Source:

Nursing2015

November 2007, Volume 37 Number 11 , p 35 - 35 [FREE]

Authors

Abstract

function openWeblink(url,target,width) { if (!width) width = '100%'; var newWindow; newWindow = window.open(url,target,'width='+width+',height=480,status,resizable,titlebar,toolbar,scrollbars'); newWindow.focus(); } function set_JnlFullText_Print() { metaTag = document.createElement('meta'); metaTag.setAttribute('name','OvidPageId'); metaTag.setAttribute('content','JnlFullText_Print'); head = document.getElementsByTagName('head')[0]; head.appendChild(metaTag); return; } if (window.addEventListener) { // DOM Level 2 Event Module (NS 6+) window.addEventListener('onload',set_JnlFullText_Print(),false); } else if (window.attachEvent) { // IE 5+ Event Model window.attachEvent('onload',set_JnlFullText_Print); } // For anything else, just don't add the event Full Text   #header-block { display: none; } © 2007 Lippincott Williams & Wilkins, Inc. Volume 37(11), November 2007, p 35 Test detects infection in joints [Feature: CLINICAL ROUNDS: NEWS, UPDATES, RESEARCH: PROSTHETIC ...

 

Researchers from the Mayo Clinic have developed a new, more accurate test to detect infection in prosthetic joints. The standard method is to culture samples of tissue from around the prosthetic joint at the time it's being removed and replaced, but this method isn't very reliable. The new approach involves culturing biofilm taken from the surface of prosthetic joints. Infection involving a prosthetic joint can be difficult to diagnose because although patients may report pain, many have no other signs typically associated with infection, such as fever.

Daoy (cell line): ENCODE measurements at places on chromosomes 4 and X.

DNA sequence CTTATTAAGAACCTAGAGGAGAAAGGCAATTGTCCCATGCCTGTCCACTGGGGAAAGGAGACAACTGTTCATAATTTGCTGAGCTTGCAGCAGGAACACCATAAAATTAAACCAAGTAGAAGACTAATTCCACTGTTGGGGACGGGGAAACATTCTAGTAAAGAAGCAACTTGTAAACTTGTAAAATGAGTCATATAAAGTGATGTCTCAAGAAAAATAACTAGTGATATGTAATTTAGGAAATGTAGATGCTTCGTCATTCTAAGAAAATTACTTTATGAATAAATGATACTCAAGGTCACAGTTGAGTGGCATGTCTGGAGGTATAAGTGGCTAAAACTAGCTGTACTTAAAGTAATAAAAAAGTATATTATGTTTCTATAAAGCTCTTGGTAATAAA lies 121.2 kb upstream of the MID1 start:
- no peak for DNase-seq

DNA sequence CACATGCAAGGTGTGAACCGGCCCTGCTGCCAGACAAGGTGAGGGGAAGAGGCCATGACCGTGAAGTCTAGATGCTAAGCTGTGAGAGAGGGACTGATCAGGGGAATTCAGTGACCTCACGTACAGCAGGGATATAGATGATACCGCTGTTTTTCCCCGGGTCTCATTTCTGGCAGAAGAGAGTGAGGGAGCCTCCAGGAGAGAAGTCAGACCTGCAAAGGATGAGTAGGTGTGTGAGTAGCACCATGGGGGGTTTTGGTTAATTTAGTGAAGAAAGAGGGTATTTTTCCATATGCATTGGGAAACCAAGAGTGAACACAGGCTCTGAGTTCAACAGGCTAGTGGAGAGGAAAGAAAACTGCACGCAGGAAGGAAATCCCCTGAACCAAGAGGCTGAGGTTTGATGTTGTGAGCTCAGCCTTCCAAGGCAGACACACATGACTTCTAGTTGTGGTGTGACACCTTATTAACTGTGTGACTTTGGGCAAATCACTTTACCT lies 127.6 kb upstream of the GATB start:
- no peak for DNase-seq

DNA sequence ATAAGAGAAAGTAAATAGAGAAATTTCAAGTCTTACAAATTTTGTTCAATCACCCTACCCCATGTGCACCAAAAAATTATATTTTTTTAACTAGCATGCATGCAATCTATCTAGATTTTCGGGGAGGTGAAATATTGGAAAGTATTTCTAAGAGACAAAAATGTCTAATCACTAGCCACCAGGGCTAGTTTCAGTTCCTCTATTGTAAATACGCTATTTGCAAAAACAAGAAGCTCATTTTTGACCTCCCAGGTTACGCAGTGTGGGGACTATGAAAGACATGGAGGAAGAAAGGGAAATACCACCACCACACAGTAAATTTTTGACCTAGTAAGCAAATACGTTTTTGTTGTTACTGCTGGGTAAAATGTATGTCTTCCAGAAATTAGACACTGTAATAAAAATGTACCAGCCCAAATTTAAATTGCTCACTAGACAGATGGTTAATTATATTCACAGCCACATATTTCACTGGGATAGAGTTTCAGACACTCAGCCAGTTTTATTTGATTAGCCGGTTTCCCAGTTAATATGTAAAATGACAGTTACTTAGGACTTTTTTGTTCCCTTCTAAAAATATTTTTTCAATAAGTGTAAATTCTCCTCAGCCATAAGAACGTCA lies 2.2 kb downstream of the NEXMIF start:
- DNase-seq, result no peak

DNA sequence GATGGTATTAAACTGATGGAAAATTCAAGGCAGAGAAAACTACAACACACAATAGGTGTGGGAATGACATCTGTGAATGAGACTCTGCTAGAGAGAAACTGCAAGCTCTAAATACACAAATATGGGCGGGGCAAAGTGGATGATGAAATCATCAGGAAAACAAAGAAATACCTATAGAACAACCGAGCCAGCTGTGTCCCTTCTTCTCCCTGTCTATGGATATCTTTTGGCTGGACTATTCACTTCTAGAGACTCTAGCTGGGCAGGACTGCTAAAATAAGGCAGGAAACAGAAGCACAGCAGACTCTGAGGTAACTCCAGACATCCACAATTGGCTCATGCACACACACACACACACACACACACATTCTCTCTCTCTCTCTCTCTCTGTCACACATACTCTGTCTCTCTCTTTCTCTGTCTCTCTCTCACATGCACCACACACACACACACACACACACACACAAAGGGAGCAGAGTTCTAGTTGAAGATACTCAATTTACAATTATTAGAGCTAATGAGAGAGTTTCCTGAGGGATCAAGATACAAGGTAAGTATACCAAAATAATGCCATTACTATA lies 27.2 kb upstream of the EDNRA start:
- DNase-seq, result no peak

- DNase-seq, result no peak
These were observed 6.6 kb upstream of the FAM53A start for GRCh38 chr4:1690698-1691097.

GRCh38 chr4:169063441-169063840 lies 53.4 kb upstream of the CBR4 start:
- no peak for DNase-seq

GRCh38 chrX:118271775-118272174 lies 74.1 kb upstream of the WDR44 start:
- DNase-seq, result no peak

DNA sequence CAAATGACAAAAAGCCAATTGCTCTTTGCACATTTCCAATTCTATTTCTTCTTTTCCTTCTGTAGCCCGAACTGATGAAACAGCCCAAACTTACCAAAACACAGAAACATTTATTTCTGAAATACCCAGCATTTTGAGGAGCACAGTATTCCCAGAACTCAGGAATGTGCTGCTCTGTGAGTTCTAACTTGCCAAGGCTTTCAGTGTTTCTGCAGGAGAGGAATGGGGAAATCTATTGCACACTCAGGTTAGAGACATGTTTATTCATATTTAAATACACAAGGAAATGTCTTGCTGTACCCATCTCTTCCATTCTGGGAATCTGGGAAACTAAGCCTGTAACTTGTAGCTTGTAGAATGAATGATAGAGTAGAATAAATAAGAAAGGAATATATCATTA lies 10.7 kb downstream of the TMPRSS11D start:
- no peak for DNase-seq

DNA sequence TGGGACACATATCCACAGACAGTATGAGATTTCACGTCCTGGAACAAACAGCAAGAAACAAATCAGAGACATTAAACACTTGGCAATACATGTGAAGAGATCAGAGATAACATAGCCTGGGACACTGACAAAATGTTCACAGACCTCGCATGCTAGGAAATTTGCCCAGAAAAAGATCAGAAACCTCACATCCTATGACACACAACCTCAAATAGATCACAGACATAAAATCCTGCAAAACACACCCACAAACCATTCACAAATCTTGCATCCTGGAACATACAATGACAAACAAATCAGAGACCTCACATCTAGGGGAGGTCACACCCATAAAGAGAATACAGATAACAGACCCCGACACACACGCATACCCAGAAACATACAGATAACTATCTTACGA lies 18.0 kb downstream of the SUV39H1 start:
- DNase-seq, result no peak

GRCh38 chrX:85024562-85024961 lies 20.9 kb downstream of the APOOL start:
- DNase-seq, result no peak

The study involved 331 patients having knee or hip prostheses removed for infection or aseptic failure. Researchers performed both diagnostic tests for each patient. The new test detected more cases of infection (78.5%) than did the standard method (60.8%).

 

The standard method has several shortcomings. For example, it requires multiple tissue samples because infection could be missed with just one. Also, as tissue passes by the skin during extraction, it could pick up bacteria and yield a false-positive result. The researchers found that the new test was more sensitive than the traditional one, especially in patients who'd received antimicrobial therapy within 14 days before surgery.

 

About 750,000 knee and hip replacements are performed each year in the United States. That number is expected to increase to 2.5 million by 2030.

Source

 

Trampuz A, et al., Sonication of removed hip and knee prostheses for diagnosis of infection, The New England Journal of Medicine, August 16, 2007.